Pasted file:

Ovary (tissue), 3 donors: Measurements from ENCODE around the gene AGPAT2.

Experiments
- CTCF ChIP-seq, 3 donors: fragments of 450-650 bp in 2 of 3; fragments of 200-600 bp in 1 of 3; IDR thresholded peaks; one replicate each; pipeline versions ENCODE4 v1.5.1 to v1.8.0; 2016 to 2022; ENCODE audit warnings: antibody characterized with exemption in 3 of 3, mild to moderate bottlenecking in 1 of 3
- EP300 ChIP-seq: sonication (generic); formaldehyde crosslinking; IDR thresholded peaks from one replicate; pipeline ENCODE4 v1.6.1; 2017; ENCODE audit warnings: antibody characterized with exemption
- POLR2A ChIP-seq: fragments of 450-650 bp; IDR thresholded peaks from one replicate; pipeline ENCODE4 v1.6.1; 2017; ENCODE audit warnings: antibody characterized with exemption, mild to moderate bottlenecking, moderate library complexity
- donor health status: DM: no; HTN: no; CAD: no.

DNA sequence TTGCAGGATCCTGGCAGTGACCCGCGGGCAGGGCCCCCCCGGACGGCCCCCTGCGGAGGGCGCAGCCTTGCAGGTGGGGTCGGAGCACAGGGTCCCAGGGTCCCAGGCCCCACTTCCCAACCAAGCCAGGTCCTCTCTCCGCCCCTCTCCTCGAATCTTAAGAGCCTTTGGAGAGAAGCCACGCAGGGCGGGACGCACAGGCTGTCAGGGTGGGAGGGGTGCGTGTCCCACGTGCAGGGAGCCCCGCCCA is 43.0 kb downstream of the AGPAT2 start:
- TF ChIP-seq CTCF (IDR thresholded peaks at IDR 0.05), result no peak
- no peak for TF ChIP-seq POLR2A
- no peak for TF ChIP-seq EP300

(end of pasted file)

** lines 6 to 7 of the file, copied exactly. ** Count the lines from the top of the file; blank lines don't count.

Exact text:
- donor health status: DM: no; HTN: no; CAD: no.

DNA sequence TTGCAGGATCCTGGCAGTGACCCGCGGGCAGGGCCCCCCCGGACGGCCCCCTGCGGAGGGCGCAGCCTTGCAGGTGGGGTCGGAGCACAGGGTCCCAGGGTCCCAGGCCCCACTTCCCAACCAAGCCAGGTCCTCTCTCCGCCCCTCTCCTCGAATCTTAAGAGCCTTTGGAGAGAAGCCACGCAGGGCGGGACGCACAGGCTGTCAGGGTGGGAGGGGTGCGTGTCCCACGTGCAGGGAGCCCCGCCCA is 43.0 kb downstream of the AGPAT2 start: